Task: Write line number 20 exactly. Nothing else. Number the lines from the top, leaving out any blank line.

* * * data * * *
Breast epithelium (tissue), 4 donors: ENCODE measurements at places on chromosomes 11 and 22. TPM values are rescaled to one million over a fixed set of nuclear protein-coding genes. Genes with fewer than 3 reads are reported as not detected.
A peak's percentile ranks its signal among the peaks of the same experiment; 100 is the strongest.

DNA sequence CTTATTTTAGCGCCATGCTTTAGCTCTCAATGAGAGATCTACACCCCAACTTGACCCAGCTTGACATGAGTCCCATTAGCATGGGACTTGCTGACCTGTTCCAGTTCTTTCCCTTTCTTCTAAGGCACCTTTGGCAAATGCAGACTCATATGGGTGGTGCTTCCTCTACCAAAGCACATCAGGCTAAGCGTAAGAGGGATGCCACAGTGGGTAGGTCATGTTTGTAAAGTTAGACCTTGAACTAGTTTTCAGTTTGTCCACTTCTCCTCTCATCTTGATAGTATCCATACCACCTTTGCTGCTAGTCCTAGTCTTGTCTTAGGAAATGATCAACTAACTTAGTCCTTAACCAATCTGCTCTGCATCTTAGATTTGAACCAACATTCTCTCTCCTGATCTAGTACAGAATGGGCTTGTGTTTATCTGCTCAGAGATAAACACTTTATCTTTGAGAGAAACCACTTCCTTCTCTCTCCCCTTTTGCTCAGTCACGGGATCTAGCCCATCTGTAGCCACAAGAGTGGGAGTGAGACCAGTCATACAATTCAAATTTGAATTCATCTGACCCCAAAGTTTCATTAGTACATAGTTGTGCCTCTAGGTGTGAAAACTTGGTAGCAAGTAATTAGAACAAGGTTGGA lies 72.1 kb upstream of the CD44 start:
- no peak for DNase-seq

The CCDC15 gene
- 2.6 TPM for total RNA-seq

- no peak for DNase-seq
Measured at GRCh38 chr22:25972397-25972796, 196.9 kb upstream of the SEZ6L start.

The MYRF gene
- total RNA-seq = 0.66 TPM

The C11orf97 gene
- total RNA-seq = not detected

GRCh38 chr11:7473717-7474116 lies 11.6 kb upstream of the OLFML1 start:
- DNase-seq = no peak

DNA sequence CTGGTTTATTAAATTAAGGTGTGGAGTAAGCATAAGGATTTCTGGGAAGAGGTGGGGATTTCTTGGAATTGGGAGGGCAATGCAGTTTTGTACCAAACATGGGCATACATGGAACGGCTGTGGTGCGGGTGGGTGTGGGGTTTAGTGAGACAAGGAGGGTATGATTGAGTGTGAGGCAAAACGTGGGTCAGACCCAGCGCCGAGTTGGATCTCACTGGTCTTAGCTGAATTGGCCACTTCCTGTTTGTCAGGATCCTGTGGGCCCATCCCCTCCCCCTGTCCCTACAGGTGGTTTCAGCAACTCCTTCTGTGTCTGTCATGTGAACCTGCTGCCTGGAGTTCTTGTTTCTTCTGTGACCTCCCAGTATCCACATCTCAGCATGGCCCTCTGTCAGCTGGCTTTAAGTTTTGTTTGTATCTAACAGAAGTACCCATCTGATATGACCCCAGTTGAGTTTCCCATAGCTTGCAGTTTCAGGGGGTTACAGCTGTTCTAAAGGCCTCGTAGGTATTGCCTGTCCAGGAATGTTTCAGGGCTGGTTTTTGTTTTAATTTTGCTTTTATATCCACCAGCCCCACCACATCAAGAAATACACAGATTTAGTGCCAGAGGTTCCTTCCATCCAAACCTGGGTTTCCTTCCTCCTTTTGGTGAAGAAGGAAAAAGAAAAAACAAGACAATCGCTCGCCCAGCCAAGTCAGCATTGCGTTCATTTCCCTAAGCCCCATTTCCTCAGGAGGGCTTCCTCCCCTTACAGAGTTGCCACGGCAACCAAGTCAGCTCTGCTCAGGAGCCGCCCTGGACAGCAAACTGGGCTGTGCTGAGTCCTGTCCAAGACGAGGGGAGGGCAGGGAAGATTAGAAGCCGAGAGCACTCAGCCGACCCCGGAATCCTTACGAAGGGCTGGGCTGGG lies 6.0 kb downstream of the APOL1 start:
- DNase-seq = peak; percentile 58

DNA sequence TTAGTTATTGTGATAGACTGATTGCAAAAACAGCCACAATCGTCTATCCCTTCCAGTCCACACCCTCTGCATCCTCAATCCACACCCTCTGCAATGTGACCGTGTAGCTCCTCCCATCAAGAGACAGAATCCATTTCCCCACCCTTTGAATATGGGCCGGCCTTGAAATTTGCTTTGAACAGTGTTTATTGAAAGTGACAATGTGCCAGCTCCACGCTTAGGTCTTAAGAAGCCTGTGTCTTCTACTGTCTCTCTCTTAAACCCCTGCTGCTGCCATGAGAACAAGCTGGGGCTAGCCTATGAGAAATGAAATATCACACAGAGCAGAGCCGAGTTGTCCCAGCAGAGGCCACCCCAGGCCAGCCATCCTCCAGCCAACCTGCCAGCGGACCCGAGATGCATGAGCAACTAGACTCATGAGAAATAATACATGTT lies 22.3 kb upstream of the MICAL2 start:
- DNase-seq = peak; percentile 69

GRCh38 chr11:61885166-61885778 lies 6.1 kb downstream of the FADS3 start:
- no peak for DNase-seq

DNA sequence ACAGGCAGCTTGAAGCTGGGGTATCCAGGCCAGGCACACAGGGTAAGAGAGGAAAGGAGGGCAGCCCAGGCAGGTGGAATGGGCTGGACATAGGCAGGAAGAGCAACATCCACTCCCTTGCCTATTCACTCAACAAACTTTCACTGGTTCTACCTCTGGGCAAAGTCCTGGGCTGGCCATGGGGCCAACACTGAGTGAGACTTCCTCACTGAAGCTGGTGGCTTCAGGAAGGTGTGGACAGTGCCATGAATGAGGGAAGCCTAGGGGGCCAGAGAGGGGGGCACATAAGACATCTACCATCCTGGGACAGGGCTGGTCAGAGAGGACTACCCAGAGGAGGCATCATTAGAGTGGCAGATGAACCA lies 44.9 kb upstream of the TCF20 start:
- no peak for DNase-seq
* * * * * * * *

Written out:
- no peak for DNase-seq